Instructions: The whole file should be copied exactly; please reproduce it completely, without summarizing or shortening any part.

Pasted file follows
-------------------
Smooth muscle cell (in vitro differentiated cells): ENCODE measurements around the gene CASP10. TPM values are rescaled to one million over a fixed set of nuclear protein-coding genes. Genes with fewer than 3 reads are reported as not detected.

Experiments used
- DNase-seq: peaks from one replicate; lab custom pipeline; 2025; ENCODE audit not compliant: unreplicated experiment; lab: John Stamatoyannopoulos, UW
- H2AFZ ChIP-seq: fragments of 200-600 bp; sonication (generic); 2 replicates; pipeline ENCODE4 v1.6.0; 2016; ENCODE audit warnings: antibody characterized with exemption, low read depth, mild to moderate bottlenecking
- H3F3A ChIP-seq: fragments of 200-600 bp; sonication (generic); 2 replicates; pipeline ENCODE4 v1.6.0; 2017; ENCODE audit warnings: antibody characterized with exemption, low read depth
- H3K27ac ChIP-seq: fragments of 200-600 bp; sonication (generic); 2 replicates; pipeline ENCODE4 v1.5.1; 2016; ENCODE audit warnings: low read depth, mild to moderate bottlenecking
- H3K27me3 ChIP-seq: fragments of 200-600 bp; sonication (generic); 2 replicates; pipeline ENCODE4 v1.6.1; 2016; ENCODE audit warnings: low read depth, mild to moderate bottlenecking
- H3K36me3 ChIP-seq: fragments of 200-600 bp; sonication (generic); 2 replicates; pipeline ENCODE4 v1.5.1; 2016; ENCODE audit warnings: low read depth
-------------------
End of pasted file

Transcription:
Smooth muscle cell (in vitro differentiated cells): ENCODE measurements around the gene CASP10. TPM values are rescaled to one million over a fixed set of nuclear protein-coding genes. Genes with fewer than 3 reads are reported as not detected.

Experiments used
- DNase-seq: peaks from one replicate; lab custom pipeline; 2025; ENCODE audit not compliant: unreplicated experiment; lab: John Stamatoyannopoulos, UW
- H2AFZ ChIP-seq: fragments of 200-600 bp; sonication (generic); 2 replicates; pipeline ENCODE4 v1.6.0; 2016; ENCODE audit warnings: antibody characterized with exemption, low read depth, mild to moderate bottlenecking
- H3F3A ChIP-seq: fragments of 200-600 bp; sonication (generic); 2 replicates; pipeline ENCODE4 v1.6.0; 2017; ENCODE audit warnings: antibody characterized with exemption, low read depth
- H3K27ac ChIP-seq: fragments of 200-600 bp; sonication (generic); 2 replicates; pipeline ENCODE4 v1.5.1; 2016; ENCODE audit warnings: low read depth, mild to moderate bottlenecking
- H3K27me3 ChIP-seq: fragments of 200-600 bp; sonication (generic); 2 replicates; pipeline ENCODE4 v1.6.1; 2016; ENCODE audit warnings: low read depth, mild to moderate bottlenecking
- H3K36me3 ChIP-seq: fragments of 200-600 bp; sonication (generic); 2 replicates; pipeline ENCODE4 v1.5.1; 2016; ENCODE audit warnings: low read depth